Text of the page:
(Corrects headline to say “risk-on” rather than “risk-off”)
By Kate Duguid
NEW YORK, Aug 28 (Reuters) - Treasury yields on Tuesday morning rose across maturities to weekly highs, as fears of a global trade war abated a day after the United States and Mexico reached agreement on an overhaul the North America Free Trade Agreement (NAFTA).
Easing trade tensions prompted investors to reduce safe-haven positions in U.S. government debt. Sales of long-term Treasuries in particular pressured prices and drove yields up more on the long end of the curve, indicating more optimism about the economic outlook.
“There’s a bit of optimism on trade because of what’s going on with Mexico so far. It’s probably far from over, but it’s a very positive sign,” said Gene Tannuzzo, senior portfolio manager, Columbia Threadneedle Investments.
The NAFTA agreement between the United States and Mexico puts pressure on Canada to agree to new terms on auto trade and dispute settlement rules to remain part of the deal. Wall Street’s S&P 500 and the Nasdaq stock indexes rallied to record highs on expectations Canada would sign onto the deal and ease the economic uncertainty caused by U.S. President Donald Trump’s repeated threats to ditch the 1994 accord.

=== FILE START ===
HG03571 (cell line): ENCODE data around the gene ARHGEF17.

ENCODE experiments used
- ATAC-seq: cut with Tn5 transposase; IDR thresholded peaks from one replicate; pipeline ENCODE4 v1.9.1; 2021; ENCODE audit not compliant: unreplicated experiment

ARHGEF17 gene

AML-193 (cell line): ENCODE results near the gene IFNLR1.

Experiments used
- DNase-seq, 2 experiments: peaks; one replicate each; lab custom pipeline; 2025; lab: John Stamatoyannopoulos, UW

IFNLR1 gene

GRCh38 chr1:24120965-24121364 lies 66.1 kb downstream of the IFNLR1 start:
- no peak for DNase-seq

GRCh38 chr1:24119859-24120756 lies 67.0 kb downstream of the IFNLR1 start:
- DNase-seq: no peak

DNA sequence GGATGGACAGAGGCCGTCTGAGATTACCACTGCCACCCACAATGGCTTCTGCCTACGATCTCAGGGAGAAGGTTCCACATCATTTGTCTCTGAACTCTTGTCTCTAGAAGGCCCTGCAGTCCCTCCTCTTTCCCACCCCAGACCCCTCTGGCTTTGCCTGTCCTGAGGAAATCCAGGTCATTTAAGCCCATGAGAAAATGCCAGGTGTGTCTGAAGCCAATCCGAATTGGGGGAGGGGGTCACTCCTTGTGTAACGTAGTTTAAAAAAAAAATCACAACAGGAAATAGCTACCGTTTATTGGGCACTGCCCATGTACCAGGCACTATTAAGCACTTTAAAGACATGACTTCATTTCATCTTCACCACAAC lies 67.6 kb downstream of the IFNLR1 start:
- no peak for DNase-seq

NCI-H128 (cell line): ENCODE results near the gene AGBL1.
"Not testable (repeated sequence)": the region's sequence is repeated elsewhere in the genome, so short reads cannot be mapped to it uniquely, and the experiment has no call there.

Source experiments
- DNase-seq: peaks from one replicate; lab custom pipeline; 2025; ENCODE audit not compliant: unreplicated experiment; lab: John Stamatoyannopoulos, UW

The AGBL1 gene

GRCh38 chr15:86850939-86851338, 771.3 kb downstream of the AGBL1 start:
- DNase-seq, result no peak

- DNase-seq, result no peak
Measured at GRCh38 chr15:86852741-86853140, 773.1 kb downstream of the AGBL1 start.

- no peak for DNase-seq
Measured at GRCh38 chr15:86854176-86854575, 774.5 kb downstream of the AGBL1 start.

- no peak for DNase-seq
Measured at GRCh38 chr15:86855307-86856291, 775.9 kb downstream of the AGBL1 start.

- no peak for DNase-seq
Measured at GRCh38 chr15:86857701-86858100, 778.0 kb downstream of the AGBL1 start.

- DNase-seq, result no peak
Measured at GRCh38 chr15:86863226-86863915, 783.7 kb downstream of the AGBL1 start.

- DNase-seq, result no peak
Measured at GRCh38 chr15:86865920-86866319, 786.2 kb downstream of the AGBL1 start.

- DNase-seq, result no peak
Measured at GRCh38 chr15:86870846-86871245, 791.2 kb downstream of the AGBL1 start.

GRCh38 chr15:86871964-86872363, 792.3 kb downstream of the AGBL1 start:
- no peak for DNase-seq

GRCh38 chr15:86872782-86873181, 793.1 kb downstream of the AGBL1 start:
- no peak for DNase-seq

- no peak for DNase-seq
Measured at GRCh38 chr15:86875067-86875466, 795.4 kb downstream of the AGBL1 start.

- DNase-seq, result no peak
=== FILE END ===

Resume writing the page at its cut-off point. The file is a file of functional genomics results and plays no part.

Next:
The yield on the 10-year note was up 2.2 basis points, last at 2.873 percent, after rising 2.9 basis points on Monday on the trade news. The 30-year bond yield also rose 2.5 basis points, last at 3.025 percent, after rising 2.8 basis points Monday.
The short end of the curve moved less, with the two-year note yield up less than half a basis point. This steepened the yield curve, with the spread between two- and 10-year yields up 2.6 basis points to 21.6 basis points and the spread between the five- and 30-year yields also up modestly, last at 26.0 basis points.
Tannuzzo noted that Fed Chair Jerome Powell suggested in a speech at Jackson Hole last week that the Fed “may be setting up for a pause sometime in the first half of 2019 - or at least they won’t overdo it on short-term interest rates.” That would reduce upward pressure on yields at the short end of the curve.
The market is also focused on the $37 billion auction of five-year notes at 1 p.m. EST, a $1 billion increase from July. Also auctioned on Tuesday will be $17 billion of two-year floating-rate notes at 11:30 a.m. EST. (Reporting by Kate Duguid; Editing by David Gregorio)